It is difficult enough worrying about real things.
It was, for instance, 65 degrees today. And it is December. Millions of Americans are still unemployed or underemployed. The cost of a college education is constantly increasing. The Postal Service is in a deep financial hole. The “fiscal cliff” (okay, the phrase is a metaphor, but its consequences are real enough) approaches apace.
But instead, we are worrying about things that do not exist.
Consider the 8 percent of Americans who — according to Public Policy Polling — approve of the “Panetta-Burns” budget resolution — or the 17 percent who disapprove of it. This would be all very well if Panetta-Burns existed. But it doesn’t. Maybe that is the part of it that people disapprove of.
“No,” they will say, when confronted, “it’s totally a thing. The Panetta-Burns Resolution is only visible to the pure in heart.”
“What I like most about Panetta-Burns is that you can read anything into it you like. It’s a negative space, really.”
“I thought it was a ‘Simpsons’ reference.”
Its nonexistence may be the secret to its popularity — nearly as many Americans have an opinion about it as have one about its real counterpart, Simpson-Bowles. It’s the Generic Candidate Problem all over again. Everyone likes the Excessively Generic Party Candidate until he takes the bold step of actually existing. Mitt Romney discovered this the hard way.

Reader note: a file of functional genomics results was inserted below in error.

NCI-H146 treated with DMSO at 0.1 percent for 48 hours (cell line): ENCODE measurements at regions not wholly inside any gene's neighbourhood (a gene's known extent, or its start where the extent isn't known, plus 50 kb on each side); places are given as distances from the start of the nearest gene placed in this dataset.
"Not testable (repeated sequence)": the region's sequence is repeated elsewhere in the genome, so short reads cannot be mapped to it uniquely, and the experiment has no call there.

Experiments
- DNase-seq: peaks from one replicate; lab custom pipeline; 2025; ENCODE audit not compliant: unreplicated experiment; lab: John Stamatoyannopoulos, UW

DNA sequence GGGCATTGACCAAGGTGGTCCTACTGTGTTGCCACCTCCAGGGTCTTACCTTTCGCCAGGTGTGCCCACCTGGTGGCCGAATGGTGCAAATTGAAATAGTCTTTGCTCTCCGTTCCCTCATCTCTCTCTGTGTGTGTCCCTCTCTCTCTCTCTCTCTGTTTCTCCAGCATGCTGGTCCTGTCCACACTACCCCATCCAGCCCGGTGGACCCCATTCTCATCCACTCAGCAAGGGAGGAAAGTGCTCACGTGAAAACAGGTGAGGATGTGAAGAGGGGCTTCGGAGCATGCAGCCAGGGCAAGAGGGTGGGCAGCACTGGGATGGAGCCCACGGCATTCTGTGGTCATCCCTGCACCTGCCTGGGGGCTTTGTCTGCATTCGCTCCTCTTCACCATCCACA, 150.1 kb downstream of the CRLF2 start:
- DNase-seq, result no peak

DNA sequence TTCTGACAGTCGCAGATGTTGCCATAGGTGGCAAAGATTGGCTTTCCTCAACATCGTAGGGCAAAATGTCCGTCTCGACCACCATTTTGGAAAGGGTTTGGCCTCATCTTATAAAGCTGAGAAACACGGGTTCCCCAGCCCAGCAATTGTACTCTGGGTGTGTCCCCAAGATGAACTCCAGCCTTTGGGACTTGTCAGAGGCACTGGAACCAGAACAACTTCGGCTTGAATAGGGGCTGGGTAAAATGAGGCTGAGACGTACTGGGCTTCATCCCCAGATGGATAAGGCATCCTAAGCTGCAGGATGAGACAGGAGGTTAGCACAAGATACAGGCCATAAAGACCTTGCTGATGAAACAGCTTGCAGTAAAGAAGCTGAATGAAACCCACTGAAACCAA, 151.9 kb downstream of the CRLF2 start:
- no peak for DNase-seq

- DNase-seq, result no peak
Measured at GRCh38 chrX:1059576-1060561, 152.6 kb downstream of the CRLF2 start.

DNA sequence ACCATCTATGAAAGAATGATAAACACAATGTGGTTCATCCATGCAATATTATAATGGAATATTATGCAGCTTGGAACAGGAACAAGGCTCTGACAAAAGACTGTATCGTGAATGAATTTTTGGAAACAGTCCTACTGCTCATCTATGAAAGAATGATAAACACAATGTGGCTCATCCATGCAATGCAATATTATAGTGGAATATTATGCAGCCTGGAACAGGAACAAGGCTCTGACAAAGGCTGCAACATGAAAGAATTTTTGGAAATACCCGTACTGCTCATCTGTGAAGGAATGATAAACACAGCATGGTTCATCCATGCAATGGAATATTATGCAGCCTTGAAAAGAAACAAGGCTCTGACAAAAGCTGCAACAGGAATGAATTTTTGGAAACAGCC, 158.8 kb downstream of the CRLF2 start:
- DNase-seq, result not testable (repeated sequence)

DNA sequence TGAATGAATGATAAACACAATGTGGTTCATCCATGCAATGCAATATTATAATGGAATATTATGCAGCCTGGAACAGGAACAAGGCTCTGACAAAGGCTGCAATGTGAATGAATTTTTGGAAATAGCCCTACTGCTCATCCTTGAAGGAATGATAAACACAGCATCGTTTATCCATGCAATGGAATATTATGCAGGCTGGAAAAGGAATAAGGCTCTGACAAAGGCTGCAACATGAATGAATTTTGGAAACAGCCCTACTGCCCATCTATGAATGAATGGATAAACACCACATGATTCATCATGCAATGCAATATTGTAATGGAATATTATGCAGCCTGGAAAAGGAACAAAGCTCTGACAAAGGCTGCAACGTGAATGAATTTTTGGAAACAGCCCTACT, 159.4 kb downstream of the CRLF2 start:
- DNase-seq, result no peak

This makes you wonder, though, how many of the Americans who claimed to have an opinion about Bowles-Simpson knew that it was a real tax plan and not, say, a strange union of People Britain Does Not Want To Be Queen. Maybe they thought it was Bowels-Simpson. It is hard to tell, sometimes. This is often a question I have when I see the opinions that people have about things.
“Do you know what this is?” I want to ask them. “So far, you have given no evidence that you have not just lucked into this opinion by saying random words.”
Consider the Congressional hearing today on the dangerous link between vaccines and autism — again, not a real problem that exists, as countless studies have demonstrated. It is abundantly clear that vaccines save lives. Meanwhile, scientists can show no connection whatever between vaccines and autism. This is a fictional problem.
Too bad. We are having a hearing about it. Next there will be a hearing about “How To Keep The Dragon Smaug From Ravaging Your Village” and “Will The High Costs Of Troll Health Care Prove To Be A Hidden Tax?” Frankly, I wish we were having those hearings. They at least would not be actively dangerous, perpetuating a harmful misconception that continues to endanger the lives of babies.
Look, there are plenty of real concerns. But if we insist that we are sick of them and want to spend our time and resources on fictional problems, there are much more exciting things to concern ourselves with. What is HAPPENING on “Homeland”? Is “The Hobbit” really three movies long? How will “Breaking Bad” end?
Heck, the Panetta-Burns Plan. I’d be excited to hear about that.